When you’re drowning in bills, bankruptcy can be the lifebuoy you need to get out from under burdensome debt. But there’s more than one type of bankruptcy, and you’ll want to understand each of so that you can select the best option for you. Whether you file for Chapter 7, 13, or 11 bankruptcy will depend on your income, assets, and what you’re trying to accomplish by filing the case.
The bankruptcy system was created under federal law to help individuals and businesses get a fresh start. A case begins with the filing of official bankruptcy paperwork (called a petition) in the bankruptcy court. In the petition, you disclose financial information, including your income, property, debts, and prior financial transactions.
Just because you tell the court about all of your assets doesn’t mean that you have to give up everything that you own, however. You’re allowed to keep (exempt) a certain amount of property. How much property you can keep varies according to the laws of your state.
Also, even though you must include all debts in your bankruptcy, too, not all debts get wiped out (discharged). You’ll remain responsible for nondischargeable debts—meaning that you’ll still have to pay them after your case ends. Examples of nondischargeable debts include alimony, child support, student loans, court-ordered restitution, and certain types of taxes.
(Learn more in Nondischargeable Debts: Debts You Can’t Discharge in Bankruptcy.)
Bankruptcy Chapters 7, 11, and 13
You’ll want to understand the problems each bankruptcy chapter works best to solve before making your choice. Because bankruptcy law is complicated, you’ll likely want to consult with an attorney when deciding what type to file.
Chapter 7 Bankruptcy
In Chapter 7 or liquidation bankruptcy, you keep your exempt property. The bankruptcy trustee—the official tasked with overseeing your case—conducts the sale of your nonexempt property and gives the money from the sale to your creditors. At the end of the case, the court issues a discharge.
The reasons that you might choose to file a Chapter 7 bankruptcy are too numerous to list; however, you might choose this type if you:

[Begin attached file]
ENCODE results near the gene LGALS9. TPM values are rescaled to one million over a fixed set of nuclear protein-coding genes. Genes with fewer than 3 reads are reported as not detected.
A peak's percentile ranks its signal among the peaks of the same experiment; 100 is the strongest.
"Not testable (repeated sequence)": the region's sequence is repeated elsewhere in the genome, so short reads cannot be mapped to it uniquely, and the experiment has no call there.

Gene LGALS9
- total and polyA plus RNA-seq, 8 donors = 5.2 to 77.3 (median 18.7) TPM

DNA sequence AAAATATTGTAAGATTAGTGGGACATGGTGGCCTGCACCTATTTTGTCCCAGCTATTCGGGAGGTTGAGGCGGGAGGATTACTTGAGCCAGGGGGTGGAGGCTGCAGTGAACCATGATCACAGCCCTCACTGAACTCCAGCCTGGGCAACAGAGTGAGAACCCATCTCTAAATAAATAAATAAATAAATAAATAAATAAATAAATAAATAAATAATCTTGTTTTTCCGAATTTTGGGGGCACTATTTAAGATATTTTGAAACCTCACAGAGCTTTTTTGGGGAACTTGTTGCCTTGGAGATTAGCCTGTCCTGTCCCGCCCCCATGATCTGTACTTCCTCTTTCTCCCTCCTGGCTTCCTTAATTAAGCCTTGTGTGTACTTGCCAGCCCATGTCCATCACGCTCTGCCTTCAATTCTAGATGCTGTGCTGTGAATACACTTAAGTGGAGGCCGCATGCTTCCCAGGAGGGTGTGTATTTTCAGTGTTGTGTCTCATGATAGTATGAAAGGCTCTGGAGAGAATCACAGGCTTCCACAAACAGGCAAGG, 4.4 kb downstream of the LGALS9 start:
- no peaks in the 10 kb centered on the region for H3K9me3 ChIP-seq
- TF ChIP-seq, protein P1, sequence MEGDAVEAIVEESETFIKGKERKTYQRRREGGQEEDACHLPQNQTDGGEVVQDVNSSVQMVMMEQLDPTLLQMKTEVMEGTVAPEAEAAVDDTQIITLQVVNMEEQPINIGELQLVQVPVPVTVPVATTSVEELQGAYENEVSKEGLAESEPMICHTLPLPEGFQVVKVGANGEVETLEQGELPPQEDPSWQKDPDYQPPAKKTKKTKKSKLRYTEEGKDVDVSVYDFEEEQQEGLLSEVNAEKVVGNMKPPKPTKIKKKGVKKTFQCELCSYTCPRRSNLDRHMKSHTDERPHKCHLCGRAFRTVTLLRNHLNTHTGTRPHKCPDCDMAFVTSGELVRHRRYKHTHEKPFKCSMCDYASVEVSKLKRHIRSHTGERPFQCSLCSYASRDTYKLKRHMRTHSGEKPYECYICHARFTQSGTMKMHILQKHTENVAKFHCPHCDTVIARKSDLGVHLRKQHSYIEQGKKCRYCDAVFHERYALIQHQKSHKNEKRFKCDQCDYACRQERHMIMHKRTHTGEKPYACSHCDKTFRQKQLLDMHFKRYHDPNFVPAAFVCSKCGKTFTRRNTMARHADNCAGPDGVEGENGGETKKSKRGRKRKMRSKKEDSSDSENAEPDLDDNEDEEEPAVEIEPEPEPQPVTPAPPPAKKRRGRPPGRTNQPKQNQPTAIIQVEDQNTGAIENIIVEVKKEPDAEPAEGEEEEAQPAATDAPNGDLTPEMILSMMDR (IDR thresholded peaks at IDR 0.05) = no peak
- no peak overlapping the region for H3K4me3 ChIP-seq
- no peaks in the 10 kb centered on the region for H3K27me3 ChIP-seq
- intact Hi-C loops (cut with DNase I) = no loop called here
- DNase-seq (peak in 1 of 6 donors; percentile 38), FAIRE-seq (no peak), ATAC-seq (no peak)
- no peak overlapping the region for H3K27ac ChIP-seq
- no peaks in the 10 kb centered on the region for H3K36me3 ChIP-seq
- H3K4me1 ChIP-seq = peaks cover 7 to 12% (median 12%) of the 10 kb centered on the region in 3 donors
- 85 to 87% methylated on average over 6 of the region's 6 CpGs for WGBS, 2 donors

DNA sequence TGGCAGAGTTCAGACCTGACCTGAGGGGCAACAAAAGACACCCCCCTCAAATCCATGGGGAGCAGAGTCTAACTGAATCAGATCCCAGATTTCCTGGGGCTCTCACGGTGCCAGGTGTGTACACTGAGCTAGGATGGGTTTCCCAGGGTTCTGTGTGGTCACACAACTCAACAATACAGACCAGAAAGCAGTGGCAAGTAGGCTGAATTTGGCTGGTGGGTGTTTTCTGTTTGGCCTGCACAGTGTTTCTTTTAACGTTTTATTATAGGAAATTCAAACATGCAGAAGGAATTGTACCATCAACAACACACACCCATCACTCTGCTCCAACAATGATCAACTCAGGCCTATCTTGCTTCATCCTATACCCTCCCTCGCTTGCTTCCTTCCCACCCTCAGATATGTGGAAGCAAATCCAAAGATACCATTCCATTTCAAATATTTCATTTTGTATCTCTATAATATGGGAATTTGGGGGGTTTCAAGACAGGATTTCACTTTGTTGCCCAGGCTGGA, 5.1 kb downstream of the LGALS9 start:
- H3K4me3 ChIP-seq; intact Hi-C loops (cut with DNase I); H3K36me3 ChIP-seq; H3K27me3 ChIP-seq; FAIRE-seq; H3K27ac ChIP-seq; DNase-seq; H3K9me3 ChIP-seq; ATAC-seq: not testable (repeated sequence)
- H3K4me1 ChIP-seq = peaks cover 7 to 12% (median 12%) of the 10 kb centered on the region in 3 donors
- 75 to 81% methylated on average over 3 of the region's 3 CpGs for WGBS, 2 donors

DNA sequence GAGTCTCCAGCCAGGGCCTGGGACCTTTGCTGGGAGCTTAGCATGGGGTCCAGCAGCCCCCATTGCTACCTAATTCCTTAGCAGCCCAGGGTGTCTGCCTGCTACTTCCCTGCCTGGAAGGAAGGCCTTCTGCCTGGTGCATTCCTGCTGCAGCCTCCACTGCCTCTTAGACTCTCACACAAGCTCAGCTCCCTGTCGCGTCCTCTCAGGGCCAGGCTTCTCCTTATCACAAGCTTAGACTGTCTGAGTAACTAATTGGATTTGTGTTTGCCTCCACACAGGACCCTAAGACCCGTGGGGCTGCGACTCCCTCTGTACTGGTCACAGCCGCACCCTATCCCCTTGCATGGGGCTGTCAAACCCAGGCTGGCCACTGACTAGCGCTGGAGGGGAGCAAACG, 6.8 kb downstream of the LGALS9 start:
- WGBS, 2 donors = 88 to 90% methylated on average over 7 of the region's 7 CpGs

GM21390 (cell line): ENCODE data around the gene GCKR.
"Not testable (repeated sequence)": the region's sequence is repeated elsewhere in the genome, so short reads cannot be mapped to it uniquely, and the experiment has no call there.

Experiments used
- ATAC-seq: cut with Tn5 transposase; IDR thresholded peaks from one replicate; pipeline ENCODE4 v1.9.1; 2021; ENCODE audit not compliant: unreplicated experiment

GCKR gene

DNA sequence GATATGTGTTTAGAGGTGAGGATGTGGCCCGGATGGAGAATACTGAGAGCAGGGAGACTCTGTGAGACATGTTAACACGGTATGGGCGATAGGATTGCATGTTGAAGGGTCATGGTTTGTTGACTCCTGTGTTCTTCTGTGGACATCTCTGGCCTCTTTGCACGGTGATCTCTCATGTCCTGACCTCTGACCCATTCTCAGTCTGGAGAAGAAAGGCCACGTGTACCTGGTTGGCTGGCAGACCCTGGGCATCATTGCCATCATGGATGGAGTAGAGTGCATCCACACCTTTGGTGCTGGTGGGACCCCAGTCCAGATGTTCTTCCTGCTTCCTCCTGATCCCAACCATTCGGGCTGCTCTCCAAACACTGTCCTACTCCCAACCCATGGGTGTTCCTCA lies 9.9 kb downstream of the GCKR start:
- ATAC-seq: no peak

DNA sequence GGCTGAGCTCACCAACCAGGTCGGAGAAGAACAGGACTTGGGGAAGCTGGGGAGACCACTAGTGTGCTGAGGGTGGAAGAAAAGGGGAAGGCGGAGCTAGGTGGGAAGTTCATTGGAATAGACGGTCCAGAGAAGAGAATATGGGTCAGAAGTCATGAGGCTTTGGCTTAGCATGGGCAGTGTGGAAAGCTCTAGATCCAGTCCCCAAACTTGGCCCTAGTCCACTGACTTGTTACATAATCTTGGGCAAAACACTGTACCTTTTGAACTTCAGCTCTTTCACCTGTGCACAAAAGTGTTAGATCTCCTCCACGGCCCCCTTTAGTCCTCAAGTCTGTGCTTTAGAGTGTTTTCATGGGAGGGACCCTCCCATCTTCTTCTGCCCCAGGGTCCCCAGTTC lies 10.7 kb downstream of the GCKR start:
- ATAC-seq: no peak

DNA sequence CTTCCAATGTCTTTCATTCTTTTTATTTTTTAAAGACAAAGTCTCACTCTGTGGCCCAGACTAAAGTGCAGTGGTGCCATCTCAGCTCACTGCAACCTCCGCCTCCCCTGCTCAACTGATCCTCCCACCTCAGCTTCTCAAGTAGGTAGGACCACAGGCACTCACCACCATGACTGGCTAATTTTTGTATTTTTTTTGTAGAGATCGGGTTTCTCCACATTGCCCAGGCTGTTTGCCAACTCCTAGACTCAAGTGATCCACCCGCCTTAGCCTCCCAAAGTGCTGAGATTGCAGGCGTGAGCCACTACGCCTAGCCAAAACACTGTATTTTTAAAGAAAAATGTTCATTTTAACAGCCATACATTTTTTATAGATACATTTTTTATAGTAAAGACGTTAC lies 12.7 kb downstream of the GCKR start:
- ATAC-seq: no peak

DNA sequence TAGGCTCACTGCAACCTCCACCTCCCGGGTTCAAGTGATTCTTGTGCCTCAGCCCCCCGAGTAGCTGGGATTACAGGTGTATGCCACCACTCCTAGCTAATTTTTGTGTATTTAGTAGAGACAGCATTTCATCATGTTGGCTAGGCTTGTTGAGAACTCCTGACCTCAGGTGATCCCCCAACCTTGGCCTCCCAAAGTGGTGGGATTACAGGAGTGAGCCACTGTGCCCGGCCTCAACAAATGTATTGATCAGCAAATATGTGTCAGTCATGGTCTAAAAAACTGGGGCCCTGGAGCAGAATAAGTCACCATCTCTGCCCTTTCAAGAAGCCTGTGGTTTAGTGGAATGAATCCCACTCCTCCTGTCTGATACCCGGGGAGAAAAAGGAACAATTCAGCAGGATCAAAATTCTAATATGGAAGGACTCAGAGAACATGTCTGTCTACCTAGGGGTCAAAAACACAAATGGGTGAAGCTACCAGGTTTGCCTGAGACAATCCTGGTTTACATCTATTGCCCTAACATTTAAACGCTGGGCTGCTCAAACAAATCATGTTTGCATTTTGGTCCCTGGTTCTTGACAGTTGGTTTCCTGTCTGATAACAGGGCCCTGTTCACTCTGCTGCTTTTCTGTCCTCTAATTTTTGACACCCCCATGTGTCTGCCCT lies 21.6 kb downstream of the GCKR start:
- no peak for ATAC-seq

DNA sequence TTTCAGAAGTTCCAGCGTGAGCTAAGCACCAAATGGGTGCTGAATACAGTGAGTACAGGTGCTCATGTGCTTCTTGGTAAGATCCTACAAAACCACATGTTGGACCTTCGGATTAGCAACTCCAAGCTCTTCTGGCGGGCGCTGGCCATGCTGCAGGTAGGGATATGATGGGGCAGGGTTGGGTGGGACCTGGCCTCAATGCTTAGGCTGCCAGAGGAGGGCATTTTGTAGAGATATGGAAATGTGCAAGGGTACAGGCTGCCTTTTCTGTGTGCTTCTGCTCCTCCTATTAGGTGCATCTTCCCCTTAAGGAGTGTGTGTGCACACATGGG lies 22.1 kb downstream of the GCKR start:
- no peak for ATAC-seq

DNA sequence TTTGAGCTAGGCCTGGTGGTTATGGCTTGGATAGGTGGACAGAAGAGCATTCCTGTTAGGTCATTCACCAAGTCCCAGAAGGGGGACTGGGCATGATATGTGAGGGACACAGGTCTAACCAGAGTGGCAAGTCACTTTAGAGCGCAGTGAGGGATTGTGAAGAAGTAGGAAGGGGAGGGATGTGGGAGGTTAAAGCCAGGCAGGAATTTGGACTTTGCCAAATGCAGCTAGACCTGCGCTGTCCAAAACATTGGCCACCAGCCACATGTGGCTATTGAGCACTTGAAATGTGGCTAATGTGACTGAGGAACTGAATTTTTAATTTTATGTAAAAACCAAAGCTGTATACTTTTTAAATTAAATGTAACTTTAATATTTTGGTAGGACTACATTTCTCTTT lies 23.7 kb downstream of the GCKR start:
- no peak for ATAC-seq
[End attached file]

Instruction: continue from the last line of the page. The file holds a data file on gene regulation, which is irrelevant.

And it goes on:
- don’t have nonexempt property
- don’t earn more income than the qualifying amount (means test)
- don’t mind if the trustee sells your nonexempt property, or
- have irregular income that’s insufficient to support a plan.
In most Chapter 7 cases, debtors don’t have any nonexempt assets that the trustee can sell. These “no-asset” cases conclude quickly and are less expensive than other forms of bankruptcy.
(Find out more by reading Chapter 7 Bankruptcy Basics.)
Chapter 13 Bankruptcy
In Chapter 13 or wage earner’s bankruptcy, you can keep all of your nonexempt property. However, you must agree to repay your creditors a certain amount every month for three to five years, depending on how much money you make and how much the property is worth (it must be an amount equal to the value of any nonexempt property that you keep). After completing the repayment plan, any dischargeable debt balances will get wiped out.
Chapter 13 bankruptcy offers some benefits that aren’t available in Chapter 7 bankruptcy. For instance, you can catch up on secured debt payments (such as mortgage or vehicle payments) in Chapter 13 bankruptcy by repaying the overdue amount through your plan. Since there is no repayment plan possible in Chapter 7 bankruptcy, your only choices are to catch up all missed payments in one lump sum (“redemption”) or relinquish the property to the creditor (“surrender”). You can also repay nondischargeable debts through your Chapter 13 plan, which, in some cases, can buy you more time than a creditor would allow outside of bankruptcy.
Choosing to file a Chapter 13 bankruptcy might be a good idea if you:
- want to keep property that you would lose in a Chapter 7 bankruptcy
- make enough money to repay some of your debt (and therefore don’t qualify for Chapter 7 bankruptcy)
- need to stretch out payments on a nondischargeable debt, or
- want to keep a house or car by catching up on arrearages.
Chapter 13 bankruptcy also has some drawbacks. People often find it challenging to stick to a repayment plan lasting three to five years. This form of bankruptcy is also more expensive and more complicated that Chapter 7 bankruptcy.
(For further details, read Chapter 13 Wage Earner Bankruptcy Basics.)
Chapter 11 Bankruptcy
There are debt limits in Chapter 13 bankruptcy. If the amount of debt exceeds the cap, you won’t qualify for Chapter 13 bankruptcy and instead, will have to turn to an individual Chapter 11 bankruptcy. However, this chapter is very expensive and paperwork-intensive, so it is usually wise to explore all other options with a bankruptcy lawyer first.
(You can learn more about this chapter in What Is an Individual Chapter 11 Bankruptcy?)
Questions for Your Attorney
- What type of bankruptcy would be best for my situation?
- Is any of my property nonexempt and, if so, should I file for Chapter 13 bankruptcy?
- If I file for Chapter 13 bankruptcy, how much will my Chapter 13 plan payments be?